II. Background

         For purposes of deciding whether Gunches has established federal jurisdiction, the Court accepts the factual allegations in the Notice as true. Gunches refers to the factual and procedural history of his case as set forth in State v. Gunches, 225 Ariz. 22 (2010) (“Gunches I”), and State v. Gunches, 240 Ariz. 198 (2016) (“Gunches II”), and in Exhibit 1 of the Notice. The following summary is taken from these documents.

         Gunches was charged with first degree murder and kidnapping in late 2002. After the trial court found Gunches competent to stand trial and to waive his right to counsel, Gunches chose to represent himself. He later pleaded guilty to both counts. During the aggravation phase, Gunches stipulated that he had been convicted of a serious offense (attempted murder), which is an aggravating circumstance under A.R.S. § 13-751(F)(2). Gunches presented virtually no mitigation evidence in the penalty phase, but he did request leniency in allocution. The jury determined that he should be sentenced to death.

         On direct appeal, the Arizona Supreme court affirmed Gunches's convictions and the kidnapping sentence, but, after finding sentencing error, remanded for a new penalty-phase proceeding. As before, Gunches waived his right to counsel and did not present any mitigation evidence, and, unlike the previous sentencing, he did not request leniency in allocution. Again, the jury determined that Gunches should be sentenced to death.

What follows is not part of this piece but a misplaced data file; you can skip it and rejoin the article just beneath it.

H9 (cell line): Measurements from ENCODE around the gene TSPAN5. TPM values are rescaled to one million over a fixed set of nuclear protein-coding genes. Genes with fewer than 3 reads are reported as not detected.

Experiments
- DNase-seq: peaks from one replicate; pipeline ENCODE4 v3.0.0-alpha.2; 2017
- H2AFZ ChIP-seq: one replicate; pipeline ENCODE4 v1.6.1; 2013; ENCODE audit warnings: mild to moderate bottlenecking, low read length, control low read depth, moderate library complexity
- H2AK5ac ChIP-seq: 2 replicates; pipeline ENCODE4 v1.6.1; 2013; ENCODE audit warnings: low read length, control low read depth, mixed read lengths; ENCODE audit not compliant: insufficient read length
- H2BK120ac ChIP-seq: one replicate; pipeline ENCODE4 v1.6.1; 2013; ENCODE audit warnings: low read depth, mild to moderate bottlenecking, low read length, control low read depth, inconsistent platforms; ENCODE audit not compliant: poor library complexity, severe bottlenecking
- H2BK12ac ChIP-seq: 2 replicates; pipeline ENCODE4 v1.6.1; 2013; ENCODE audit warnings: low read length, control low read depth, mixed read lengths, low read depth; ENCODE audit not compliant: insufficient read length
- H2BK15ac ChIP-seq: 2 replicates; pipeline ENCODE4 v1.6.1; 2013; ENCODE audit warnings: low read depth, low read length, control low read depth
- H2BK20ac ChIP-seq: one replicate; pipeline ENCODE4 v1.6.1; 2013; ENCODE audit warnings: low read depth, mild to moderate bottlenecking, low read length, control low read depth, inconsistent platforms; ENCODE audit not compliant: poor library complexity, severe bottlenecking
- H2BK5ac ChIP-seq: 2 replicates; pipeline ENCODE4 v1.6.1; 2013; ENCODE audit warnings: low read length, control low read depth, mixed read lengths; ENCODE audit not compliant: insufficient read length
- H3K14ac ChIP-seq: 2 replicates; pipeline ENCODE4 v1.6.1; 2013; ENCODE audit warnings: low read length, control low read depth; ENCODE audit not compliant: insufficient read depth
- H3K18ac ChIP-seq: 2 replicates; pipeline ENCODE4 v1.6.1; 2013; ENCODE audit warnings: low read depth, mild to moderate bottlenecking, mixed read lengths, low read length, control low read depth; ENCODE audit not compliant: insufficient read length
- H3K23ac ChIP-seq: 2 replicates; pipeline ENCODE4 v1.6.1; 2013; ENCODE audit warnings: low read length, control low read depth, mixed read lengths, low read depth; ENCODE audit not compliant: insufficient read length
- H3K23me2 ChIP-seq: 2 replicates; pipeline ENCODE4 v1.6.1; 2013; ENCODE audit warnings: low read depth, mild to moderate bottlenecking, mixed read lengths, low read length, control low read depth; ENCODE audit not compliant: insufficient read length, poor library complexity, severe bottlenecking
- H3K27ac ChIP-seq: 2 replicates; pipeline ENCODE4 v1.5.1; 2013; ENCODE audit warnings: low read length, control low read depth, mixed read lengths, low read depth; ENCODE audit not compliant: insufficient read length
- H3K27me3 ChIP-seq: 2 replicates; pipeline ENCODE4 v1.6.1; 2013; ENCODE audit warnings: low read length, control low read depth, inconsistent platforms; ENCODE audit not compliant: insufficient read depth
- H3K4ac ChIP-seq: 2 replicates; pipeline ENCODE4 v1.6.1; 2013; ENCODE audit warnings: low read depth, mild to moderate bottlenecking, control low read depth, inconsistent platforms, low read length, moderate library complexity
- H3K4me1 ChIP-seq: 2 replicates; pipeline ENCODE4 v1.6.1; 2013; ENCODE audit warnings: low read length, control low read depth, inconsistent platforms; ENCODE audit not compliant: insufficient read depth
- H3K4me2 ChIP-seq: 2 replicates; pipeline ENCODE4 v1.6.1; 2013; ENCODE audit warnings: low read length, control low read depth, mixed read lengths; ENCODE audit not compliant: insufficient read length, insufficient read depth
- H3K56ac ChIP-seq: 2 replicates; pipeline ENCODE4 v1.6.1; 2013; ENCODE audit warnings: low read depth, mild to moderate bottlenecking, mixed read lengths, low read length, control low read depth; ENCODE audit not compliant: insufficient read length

The Arizona Supreme Court found no error in allowing Gunches to represent himself at trial and sentencing and affirmed the conviction and sentences. Gunches also represented himself in his first post-conviction relief proceeding, which he ultimately waived. Subsequently, the Arizona Supreme Court declined jurisdiction over a petition for special action filed by his advisory counsel challenging Gunches's competency to waive his right to state post-conviction review. See Arizona Supreme Court Minutes, September 25, 2018, Gunches v. Hon.Myers/State ex rel Brnovich, CV 18-0186-SA; see also (Doc. 1, Ex. A).

         III. Discussion

         Gunches asserts that no other party has legal standing to object to his waiver of federal review of his state conviction and sentences. Based on the facts alleged in the Notice, the Court finds that Gunches has failed to establish a sufficient and immediate injury traceable to the defendant's conduct that is redressable by a decision of the Court. Thus, the Court concludes that Gunches has failed to establish federal jurisdiction.

         First, the Notice fails to allege any “threatened or actual injury resulting from [a] putatively illegal action.” See O'Shea, 414 U.S. at 493-94. “Abstract injury is not enough. It must be alleged that the plaintiff ‘has sustained or is immediately in danger of sustaining some direct injury.'” Id. at 494 (citation omitted). “The injury or threat of injury must be both ‘real and immediate,' not ‘conjectural' or ‘hypothetical.'” Id. (citations omitted). To the extent the Notice is construed as an allegation that Gunches will be injured if he is not allowed to waive his right to file a habeas petition, Gunches's assertions that he will not be filing a ...